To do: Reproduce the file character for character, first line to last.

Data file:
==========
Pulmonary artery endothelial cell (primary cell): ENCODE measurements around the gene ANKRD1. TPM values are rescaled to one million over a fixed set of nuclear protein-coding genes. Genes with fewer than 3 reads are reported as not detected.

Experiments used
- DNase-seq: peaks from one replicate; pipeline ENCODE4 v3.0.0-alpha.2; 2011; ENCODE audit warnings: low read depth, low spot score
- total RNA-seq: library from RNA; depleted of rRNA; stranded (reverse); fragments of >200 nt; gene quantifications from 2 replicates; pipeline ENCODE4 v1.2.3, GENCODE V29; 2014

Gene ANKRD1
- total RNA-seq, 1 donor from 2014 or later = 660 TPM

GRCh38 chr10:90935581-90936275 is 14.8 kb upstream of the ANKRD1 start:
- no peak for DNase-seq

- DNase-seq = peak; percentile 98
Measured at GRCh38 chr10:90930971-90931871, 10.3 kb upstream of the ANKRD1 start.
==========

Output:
Pulmonary artery endothelial cell (primary cell): ENCODE measurements around the gene ANKRD1. TPM values are rescaled to one million over a fixed set of nuclear protein-coding genes. Genes with fewer than 3 reads are reported as not detected.

Experiments used
- DNase-seq: peaks from one replicate; pipeline ENCODE4 v3.0.0-alpha.2; 2011; ENCODE audit warnings: low read depth, low spot score
- total RNA-seq: library from RNA; depleted of rRNA; stranded (reverse); fragments of >200 nt; gene quantifications from 2 replicates; pipeline ENCODE4 v1.2.3, GENCODE V29; 2014

Gene ANKRD1
- total RNA-seq, 1 donor from 2014 or later = 660 TPM

GRCh38 chr10:90935581-90936275 is 14.8 kb upstream of the ANKRD1 start:
- no peak for DNase-seq

- DNase-seq = peak; percentile 98
Measured at GRCh38 chr10:90930971-90931871, 10.3 kb upstream of the ANKRD1 start.